Cyclops64

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The architecture for Cyclops64

Cyclops64 (formerly known as Blue Gene/C) is a cellular architecture in development by IBM. The Cyclops64 project aims to create the first "supercomputer on a chip".

History[edit]

Cyclops64 is part of the Blue Gene effort, to produce the next several generations of supercomputers. The projects were started in response to the announced construction of the Earth Simulator.

Cyclops64 is a cooperative project between the United States Department of Energy (which is partially funding the project), the U.S. Department of Defense, industry (IBM in particular), and academia.

The architecture was conceived by Seymour Cray Award winner Monty Denneau, who is currently leading the project.

Architecture overview[edit]

Each 64-bit Cyclops64 chip (processor) will run at 500 megahertz and contain 80 processors. Each processor will have two thread units and a floating point unit. A thread unit is an in-order 64-bit RISC core with 32 kB scratch pad memory, using a 60-instruction subset of the Power Architecture instruction set. Five processors share a 32 kB instruction cache.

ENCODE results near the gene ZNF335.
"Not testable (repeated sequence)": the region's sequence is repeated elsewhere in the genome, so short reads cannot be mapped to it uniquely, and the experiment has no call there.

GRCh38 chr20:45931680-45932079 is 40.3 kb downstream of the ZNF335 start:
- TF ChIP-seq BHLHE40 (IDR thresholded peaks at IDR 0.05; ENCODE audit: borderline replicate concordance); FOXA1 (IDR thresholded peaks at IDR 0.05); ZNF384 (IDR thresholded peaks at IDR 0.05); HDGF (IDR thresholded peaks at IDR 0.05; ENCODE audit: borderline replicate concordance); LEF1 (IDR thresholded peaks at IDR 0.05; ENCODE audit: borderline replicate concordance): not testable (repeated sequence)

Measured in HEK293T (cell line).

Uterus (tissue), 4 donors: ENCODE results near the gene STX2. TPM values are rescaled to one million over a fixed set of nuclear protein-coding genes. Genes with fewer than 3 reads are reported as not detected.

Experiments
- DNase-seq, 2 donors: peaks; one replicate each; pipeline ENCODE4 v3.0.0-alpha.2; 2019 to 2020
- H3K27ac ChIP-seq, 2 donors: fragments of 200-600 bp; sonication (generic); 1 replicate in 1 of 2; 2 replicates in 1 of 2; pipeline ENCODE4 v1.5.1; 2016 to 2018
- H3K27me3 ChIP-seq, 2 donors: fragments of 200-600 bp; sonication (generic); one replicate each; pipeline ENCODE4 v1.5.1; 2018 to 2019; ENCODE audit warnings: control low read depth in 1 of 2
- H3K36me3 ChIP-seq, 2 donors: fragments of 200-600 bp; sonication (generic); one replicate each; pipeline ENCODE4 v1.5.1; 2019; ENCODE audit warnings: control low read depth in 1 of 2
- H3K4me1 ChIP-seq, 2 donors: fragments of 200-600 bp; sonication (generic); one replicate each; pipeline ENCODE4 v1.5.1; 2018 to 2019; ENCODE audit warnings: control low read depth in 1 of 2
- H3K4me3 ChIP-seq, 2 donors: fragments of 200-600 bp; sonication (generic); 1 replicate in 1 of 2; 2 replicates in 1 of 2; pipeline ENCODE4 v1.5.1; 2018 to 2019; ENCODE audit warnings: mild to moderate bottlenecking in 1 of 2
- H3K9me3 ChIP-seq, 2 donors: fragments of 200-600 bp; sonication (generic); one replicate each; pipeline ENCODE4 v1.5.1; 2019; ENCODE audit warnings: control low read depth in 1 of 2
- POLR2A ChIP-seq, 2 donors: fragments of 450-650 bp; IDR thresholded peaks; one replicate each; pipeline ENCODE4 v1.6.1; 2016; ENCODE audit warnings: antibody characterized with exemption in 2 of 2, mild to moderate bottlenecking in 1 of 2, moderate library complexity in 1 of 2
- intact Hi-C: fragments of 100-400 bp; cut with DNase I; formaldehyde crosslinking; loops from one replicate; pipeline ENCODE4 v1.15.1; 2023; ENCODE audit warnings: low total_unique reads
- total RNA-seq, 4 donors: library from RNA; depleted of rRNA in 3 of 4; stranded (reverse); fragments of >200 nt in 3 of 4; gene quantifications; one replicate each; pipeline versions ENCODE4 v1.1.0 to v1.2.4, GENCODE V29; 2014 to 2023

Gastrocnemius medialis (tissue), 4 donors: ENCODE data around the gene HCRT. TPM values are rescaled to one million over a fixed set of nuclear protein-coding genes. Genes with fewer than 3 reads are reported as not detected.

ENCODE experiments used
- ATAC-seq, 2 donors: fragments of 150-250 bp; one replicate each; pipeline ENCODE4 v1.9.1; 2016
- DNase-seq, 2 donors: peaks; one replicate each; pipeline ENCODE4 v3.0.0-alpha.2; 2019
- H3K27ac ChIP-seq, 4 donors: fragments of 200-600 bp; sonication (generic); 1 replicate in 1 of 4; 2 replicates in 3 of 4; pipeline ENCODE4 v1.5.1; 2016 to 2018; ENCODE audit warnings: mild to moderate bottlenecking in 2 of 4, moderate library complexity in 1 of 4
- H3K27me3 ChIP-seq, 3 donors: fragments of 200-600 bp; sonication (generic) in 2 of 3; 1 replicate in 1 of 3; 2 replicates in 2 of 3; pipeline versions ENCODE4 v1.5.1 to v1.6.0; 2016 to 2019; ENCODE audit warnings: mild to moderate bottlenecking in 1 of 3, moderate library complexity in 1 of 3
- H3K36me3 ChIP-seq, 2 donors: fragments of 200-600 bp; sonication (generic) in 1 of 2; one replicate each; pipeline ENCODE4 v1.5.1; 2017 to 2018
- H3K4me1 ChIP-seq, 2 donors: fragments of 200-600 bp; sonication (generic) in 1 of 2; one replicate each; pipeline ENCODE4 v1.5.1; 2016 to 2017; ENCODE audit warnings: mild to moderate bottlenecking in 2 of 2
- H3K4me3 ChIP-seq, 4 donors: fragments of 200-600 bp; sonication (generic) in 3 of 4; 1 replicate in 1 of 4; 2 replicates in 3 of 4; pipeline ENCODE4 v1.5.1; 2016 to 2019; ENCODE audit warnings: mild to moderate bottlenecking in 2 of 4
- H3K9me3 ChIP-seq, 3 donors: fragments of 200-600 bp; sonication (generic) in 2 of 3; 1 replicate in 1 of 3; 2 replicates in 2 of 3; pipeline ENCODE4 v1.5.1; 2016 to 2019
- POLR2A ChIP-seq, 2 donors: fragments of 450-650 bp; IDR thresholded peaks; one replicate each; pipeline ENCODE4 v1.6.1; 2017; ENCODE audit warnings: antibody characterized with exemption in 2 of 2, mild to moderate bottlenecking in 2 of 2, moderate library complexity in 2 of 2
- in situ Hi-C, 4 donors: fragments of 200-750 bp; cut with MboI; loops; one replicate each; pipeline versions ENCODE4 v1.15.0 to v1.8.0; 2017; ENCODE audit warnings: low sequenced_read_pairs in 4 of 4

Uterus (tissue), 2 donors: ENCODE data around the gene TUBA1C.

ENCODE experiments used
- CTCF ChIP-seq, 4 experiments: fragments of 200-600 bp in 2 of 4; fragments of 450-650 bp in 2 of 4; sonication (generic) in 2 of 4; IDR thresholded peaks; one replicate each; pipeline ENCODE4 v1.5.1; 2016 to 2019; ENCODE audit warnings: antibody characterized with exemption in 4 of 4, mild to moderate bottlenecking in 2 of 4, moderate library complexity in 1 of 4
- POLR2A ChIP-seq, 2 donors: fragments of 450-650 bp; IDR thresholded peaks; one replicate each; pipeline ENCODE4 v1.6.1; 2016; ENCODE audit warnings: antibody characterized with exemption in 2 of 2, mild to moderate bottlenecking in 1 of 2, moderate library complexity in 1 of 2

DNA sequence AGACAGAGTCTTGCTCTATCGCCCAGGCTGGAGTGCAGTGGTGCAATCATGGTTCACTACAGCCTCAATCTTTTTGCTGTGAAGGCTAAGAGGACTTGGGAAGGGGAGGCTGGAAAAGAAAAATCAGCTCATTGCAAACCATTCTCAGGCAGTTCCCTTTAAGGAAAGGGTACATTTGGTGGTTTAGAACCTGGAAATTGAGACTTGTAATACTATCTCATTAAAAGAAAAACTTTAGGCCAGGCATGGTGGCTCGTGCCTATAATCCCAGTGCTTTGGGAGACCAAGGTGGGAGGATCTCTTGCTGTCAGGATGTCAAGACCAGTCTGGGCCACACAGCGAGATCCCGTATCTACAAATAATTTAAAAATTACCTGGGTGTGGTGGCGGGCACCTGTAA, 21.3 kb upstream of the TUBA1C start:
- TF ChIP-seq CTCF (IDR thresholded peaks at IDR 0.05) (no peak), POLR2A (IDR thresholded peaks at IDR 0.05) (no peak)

The processors will be connected with a 96 port, 7 stage non-internally blocking crossbar switch. They will communicate with each other via global interleaved memory (memory that can be written to and read by all threads) in the SRAM.

The theoretical peak performance of a Cyclops64 chip is 80 gigaflops (this assumes a continuous stream of multiply–accumulate instructions, each of which are counted as two floating-point operations). A full system (consisting of 2 thread units per processor, 80 processors per chip, 1 chip per board, 48 boards per midplane, 3 midplanes per rack, and 96 (12 x 8) racks per system) would contain 13,824 C64 chips, consisting of 1,105,920 processors capable of running 2,211,840 concurrent threads.

Software[edit]

Cyclops64 exposes much of the underyling hardware to the programmer, allowing the programmer to write very high performance, finely tuned software. One negative consequence is that efficiently programming Cyclops64 is difficult.[citation needed]

The system is expected to support TiNy-Threads (a threading library developed at the University of Delaware) and POSIX Threads.

Design and fabrication[edit]

Verification testing and system software development is being done at the University of Delaware.

External links[edit]